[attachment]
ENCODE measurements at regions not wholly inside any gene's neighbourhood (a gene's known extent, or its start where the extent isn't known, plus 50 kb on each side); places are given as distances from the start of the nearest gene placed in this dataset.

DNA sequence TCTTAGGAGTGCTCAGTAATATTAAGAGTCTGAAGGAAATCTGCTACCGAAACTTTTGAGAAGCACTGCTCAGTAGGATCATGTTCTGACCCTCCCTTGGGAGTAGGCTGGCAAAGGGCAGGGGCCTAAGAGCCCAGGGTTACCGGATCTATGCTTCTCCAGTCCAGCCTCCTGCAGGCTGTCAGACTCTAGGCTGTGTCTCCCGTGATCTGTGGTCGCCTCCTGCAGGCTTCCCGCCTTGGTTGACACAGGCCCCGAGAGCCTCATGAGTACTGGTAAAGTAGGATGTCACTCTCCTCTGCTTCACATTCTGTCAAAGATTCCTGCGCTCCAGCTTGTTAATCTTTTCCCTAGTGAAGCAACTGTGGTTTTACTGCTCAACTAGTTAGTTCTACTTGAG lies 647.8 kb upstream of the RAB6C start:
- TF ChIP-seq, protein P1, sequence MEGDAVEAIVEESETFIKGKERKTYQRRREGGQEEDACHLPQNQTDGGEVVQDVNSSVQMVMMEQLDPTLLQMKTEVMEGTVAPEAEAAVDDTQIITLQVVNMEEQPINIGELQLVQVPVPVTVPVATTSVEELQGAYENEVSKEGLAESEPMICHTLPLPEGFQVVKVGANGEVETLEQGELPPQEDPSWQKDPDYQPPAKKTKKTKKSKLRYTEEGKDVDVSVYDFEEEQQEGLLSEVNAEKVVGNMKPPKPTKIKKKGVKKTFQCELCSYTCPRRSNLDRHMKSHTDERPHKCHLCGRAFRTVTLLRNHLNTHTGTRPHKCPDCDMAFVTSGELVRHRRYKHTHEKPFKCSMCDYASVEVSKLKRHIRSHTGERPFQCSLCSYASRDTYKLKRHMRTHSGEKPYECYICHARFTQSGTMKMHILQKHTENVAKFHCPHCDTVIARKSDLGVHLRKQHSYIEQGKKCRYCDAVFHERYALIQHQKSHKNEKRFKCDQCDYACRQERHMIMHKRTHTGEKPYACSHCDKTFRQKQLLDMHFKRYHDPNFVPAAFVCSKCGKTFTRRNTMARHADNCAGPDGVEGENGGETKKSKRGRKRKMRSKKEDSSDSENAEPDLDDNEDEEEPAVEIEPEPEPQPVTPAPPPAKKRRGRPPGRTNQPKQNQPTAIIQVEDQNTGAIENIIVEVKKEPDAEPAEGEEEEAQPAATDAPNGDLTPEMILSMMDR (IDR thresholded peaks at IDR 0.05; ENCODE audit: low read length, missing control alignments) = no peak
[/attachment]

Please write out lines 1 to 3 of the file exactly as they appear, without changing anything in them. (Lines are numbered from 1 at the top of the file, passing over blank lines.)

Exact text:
ENCODE measurements at regions not wholly inside any gene's neighbourhood (a gene's known extent, or its start where the extent isn't known, plus 50 kb on each side); places are given as distances from the start of the nearest gene placed in this dataset.

DNA sequence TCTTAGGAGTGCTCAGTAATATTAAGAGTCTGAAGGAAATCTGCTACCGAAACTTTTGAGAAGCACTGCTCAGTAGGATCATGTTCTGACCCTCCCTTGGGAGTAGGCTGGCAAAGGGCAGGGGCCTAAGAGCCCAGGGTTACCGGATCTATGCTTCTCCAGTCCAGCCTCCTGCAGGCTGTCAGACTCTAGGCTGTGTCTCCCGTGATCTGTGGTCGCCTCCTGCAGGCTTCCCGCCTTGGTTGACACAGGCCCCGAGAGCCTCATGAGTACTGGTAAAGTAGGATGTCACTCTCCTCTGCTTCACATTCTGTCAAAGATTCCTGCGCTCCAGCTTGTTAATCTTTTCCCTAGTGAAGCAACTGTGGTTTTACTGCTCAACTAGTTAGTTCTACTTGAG lies 647.8 kb upstream of the RAB6C start:
- TF ChIP-seq, protein P1, sequence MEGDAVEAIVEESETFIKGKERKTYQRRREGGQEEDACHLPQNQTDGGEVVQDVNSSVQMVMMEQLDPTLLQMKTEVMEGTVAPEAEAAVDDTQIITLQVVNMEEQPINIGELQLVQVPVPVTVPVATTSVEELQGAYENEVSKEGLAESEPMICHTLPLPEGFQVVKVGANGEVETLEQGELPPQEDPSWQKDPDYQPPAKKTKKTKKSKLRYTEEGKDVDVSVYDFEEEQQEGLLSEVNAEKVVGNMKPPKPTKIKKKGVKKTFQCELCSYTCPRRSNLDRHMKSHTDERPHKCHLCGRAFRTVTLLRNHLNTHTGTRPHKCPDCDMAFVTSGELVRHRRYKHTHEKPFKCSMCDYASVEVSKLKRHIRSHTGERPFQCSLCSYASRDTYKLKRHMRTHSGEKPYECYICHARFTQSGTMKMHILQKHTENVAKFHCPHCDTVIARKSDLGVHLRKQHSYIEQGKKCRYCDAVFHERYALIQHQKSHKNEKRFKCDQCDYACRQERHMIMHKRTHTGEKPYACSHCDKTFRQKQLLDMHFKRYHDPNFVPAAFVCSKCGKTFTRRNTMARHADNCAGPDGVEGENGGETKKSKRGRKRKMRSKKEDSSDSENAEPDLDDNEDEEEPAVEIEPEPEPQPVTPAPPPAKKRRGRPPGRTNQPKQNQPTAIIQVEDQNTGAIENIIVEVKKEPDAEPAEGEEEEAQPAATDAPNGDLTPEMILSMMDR (IDR thresholded peaks at IDR 0.05; ENCODE audit: low read length, missing control alignments) = no peak